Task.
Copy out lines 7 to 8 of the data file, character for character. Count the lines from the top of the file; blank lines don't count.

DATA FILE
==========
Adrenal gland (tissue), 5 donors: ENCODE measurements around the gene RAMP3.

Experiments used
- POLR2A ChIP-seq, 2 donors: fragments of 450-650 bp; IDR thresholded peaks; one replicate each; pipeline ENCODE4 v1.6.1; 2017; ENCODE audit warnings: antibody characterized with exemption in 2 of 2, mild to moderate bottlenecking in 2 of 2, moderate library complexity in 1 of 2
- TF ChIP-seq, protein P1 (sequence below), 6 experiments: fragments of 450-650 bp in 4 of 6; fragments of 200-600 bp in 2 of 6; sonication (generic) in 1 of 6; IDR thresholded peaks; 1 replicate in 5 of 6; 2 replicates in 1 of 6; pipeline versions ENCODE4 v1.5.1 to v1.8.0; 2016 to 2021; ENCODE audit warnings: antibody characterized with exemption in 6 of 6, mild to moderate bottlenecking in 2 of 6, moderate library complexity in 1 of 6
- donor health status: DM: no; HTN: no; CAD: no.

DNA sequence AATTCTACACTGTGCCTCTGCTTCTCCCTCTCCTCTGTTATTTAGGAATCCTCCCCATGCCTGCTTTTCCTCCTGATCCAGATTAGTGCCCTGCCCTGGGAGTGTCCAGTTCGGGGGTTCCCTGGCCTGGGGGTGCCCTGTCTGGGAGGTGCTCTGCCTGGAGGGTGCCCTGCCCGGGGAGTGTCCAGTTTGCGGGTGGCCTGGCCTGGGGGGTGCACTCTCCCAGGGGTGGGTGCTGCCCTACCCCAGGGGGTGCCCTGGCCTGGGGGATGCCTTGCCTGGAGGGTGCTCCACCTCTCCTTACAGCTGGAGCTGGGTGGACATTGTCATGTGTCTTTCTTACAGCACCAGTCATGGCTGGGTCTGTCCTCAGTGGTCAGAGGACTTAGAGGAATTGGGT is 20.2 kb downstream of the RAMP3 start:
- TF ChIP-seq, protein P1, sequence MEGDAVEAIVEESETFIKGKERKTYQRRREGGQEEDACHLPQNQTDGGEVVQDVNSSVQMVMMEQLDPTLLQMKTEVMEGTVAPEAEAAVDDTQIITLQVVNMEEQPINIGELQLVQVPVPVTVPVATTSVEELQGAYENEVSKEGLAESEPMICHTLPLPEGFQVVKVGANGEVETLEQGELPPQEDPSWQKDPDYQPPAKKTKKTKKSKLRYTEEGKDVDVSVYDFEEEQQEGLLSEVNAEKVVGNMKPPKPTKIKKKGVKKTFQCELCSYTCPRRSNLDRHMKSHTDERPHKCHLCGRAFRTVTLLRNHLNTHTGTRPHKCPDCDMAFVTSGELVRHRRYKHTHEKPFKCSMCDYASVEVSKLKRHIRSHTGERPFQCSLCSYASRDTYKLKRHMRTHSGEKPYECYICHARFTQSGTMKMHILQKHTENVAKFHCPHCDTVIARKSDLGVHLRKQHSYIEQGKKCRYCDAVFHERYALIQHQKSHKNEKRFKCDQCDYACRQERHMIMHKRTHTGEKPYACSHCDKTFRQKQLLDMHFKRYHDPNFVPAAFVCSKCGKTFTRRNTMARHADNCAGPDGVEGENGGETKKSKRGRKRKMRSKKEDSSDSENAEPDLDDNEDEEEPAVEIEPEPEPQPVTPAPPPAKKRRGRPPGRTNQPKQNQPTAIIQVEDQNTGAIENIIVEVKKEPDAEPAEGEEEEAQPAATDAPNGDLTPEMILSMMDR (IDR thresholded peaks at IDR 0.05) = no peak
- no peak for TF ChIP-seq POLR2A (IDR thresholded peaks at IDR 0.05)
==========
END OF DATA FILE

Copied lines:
- TF ChIP-seq, protein P1, sequence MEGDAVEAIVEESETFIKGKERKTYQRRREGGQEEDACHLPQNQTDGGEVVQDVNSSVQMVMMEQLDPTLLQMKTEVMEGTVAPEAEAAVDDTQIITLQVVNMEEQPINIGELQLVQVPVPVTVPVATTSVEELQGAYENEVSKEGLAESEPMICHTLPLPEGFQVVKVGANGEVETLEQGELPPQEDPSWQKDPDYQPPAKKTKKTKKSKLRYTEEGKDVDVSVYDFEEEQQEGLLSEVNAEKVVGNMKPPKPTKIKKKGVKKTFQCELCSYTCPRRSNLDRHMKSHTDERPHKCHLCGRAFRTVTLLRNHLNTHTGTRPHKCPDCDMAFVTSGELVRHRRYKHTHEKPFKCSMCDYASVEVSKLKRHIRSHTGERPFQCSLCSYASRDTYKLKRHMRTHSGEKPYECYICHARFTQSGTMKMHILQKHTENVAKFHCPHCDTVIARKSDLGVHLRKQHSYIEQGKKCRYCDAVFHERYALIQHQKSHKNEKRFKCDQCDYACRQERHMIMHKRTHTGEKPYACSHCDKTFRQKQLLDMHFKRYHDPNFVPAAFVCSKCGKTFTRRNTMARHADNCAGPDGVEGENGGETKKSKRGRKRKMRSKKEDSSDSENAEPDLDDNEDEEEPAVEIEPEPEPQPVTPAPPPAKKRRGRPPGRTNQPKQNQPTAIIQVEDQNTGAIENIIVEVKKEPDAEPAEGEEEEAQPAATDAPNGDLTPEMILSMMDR (IDR thresholded peaks at IDR 0.05) = no peak
- no peak for TF ChIP-seq POLR2A (IDR thresholded peaks at IDR 0.05)